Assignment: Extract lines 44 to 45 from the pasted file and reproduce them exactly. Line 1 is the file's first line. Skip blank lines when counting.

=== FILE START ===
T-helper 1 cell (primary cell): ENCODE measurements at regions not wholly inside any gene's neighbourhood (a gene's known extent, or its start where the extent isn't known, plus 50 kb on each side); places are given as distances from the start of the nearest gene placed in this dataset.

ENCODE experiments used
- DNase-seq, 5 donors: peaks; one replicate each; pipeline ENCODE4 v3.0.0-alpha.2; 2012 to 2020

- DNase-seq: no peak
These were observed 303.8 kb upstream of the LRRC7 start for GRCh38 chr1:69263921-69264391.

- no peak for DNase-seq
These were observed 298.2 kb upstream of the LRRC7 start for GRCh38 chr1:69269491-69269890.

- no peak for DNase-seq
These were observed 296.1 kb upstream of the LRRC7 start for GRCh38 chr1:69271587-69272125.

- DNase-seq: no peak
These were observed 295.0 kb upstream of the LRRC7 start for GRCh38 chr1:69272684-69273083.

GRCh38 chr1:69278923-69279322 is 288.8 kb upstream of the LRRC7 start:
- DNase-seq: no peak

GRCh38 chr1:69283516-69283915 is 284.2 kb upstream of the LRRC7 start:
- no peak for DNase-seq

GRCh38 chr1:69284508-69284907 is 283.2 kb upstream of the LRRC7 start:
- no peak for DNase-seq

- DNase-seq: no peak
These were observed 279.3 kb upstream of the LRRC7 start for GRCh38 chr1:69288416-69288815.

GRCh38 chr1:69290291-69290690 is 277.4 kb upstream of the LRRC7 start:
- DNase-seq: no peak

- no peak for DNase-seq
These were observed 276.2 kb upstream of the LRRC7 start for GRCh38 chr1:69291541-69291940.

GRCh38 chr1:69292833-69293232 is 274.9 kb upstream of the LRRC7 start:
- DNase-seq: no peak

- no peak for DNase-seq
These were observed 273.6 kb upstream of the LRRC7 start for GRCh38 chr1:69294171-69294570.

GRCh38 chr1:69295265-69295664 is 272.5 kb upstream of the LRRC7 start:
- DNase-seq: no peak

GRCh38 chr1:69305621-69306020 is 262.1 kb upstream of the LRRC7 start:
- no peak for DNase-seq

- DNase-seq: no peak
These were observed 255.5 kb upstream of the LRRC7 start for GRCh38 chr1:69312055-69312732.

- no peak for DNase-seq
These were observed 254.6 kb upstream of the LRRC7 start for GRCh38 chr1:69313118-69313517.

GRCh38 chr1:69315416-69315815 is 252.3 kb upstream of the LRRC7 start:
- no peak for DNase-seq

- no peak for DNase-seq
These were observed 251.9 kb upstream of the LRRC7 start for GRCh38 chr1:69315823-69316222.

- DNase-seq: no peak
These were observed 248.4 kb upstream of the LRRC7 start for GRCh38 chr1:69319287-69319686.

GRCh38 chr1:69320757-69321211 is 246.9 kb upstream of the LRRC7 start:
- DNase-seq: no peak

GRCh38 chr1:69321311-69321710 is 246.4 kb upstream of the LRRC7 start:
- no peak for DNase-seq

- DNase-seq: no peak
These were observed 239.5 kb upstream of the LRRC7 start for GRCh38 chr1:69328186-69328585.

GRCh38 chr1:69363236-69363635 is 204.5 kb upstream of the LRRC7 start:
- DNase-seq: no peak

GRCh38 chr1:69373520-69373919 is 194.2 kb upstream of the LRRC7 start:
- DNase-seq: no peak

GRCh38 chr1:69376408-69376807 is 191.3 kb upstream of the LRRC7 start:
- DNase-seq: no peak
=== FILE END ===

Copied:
GRCh38 chr1:69321311-69321710 is 246.4 kb upstream of the LRRC7 start:
- no peak for DNase-seq